It has been said already that decisions of the Court of Appeal are seldom the subject of any further appeal to your Lordships' House. The cases that come here are quite limited. The judgment of each Division of the Court of Appeal becomes binding law from the time it is pronounced. The judgment of one Division binds other Divisions, and unless Parliament alters the law, or by some piece of fortune the point comes before the House of Lords, it cannot be altered. When the noble and learned Visccunt, Lord Maugham, was Lord Chancellor and the number of Lords Justices was increased, it was felt that it would be desirable that there should be more reserved judgments. It is obvious to everybody that when such important decisions are being given, often of incalculable importance to many people, they should be carefully thought out. As matters stand, it is sometimes quite impossible, although every effort is made to do so, to give to these cases the degree of attention that one would desire. It is intolerable that Judges in a Court of that kind, if they reserve their judgments, should have to devote weekends to writing elaborate judgments. But that is the position.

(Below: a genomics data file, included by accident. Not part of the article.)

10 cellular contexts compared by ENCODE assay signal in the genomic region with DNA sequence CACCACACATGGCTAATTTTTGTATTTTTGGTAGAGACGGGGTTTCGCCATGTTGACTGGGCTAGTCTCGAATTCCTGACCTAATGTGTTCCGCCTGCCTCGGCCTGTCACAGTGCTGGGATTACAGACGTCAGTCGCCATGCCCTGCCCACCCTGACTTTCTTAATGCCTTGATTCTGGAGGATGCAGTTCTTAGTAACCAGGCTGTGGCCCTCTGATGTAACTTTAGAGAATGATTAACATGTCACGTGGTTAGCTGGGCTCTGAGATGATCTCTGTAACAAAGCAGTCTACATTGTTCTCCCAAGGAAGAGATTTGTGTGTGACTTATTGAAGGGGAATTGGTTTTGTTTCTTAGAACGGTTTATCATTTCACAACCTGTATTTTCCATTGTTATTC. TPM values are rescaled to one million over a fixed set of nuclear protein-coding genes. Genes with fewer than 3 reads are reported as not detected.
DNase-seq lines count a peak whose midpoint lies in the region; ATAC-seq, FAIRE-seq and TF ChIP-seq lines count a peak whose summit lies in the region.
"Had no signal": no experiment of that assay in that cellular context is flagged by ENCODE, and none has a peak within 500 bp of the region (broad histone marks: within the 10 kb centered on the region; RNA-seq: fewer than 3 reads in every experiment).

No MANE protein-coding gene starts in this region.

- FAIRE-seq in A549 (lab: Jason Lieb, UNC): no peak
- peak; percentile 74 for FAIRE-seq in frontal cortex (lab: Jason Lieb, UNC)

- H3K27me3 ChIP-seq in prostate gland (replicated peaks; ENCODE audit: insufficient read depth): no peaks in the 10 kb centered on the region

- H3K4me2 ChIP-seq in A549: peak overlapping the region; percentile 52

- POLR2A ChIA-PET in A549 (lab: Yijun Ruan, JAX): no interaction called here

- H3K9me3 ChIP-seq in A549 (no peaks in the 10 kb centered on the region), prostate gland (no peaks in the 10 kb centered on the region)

I do not think it is generally realized that the members of that Court have to sit down and start writing judgments after a long and frequently tiring day in court; otherwise the week-ends are all that is left to them. For those reasons, it would be churlish, as well as very much against public policy, to refuse to do anything that the Master of the Rolls and the Lord Chancellor say will help the administration of justice in the Court of Appeal. I want to say no more about that, except that I heartily support the spirit and the intention of this Bill.